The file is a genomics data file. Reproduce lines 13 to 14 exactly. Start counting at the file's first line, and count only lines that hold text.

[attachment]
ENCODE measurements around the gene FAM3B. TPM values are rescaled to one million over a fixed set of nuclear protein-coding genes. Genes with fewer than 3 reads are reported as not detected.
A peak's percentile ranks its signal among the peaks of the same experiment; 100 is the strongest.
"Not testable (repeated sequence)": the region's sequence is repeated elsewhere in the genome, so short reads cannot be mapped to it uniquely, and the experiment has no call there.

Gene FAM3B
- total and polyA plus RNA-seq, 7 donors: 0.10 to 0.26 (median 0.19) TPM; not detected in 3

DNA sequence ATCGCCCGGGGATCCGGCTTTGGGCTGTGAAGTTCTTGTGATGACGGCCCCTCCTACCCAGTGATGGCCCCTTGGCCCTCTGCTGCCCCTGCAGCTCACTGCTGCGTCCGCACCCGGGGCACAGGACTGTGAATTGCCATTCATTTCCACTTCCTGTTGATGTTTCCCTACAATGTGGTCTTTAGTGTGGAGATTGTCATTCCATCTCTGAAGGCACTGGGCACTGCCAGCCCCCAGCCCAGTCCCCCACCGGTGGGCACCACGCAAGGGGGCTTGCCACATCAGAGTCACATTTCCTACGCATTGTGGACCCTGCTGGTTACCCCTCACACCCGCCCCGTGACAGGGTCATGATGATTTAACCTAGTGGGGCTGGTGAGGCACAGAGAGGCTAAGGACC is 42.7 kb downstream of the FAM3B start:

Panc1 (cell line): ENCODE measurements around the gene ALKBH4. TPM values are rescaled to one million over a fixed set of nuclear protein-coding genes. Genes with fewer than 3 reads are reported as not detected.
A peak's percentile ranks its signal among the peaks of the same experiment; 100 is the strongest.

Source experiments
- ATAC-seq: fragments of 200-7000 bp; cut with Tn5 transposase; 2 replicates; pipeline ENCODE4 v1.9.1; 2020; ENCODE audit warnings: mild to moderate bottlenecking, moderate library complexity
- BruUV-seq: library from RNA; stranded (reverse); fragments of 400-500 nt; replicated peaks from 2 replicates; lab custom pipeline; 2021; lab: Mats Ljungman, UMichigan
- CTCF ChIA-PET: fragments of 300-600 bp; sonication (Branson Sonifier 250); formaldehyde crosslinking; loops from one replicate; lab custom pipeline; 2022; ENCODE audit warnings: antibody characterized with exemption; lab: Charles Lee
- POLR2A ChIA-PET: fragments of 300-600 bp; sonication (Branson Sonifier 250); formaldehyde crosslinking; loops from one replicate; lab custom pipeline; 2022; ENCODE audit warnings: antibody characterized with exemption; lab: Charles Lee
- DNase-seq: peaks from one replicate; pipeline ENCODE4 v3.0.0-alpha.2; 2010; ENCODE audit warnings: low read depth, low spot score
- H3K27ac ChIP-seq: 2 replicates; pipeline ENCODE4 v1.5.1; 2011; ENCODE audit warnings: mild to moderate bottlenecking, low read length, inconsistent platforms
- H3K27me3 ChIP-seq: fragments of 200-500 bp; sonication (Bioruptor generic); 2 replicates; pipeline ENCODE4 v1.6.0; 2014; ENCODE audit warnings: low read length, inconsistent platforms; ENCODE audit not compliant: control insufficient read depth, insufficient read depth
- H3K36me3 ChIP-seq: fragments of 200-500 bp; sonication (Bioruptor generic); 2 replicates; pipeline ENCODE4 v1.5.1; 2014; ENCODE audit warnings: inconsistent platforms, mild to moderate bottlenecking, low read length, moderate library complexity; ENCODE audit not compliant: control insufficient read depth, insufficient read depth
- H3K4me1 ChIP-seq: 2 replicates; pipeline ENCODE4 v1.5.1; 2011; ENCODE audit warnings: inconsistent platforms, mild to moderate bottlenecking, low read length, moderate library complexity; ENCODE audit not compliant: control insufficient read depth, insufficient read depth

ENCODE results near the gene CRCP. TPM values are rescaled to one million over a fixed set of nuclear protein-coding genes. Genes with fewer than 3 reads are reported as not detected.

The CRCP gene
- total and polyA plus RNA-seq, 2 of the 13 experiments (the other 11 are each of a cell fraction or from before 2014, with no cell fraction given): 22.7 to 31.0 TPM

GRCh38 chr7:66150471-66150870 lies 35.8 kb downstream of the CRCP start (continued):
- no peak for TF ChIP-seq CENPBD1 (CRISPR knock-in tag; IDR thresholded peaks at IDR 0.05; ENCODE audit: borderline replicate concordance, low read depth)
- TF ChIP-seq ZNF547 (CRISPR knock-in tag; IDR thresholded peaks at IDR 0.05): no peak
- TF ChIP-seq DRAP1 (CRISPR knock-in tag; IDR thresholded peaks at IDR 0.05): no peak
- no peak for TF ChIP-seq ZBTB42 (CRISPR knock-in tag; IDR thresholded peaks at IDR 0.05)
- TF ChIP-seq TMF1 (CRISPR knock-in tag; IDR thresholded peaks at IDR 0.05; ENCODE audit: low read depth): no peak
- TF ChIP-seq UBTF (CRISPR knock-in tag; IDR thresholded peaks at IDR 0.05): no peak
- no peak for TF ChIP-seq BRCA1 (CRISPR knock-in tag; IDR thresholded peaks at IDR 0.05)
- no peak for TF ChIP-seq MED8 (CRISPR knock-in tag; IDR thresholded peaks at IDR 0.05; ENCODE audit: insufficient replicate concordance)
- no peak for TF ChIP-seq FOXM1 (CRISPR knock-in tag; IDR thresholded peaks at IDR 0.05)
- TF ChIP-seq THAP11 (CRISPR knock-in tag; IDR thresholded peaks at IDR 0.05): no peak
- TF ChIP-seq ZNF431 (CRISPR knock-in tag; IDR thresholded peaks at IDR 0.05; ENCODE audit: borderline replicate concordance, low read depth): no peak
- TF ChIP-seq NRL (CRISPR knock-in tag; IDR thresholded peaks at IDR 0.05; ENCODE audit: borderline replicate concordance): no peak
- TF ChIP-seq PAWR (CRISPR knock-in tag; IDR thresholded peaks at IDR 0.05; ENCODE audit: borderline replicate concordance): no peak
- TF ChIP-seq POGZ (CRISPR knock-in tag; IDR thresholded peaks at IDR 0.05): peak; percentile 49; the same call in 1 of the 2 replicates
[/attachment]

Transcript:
- POLR2A ChIA-PET: fragments of 300-600 bp; sonication (Branson Sonifier 250); formaldehyde crosslinking; loops from one replicate; lab custom pipeline; 2022; ENCODE audit warnings: antibody characterized with exemption; lab: Charles Lee
- DNase-seq: peaks from one replicate; pipeline ENCODE4 v3.0.0-alpha.2; 2010; ENCODE audit warnings: low read depth, low spot score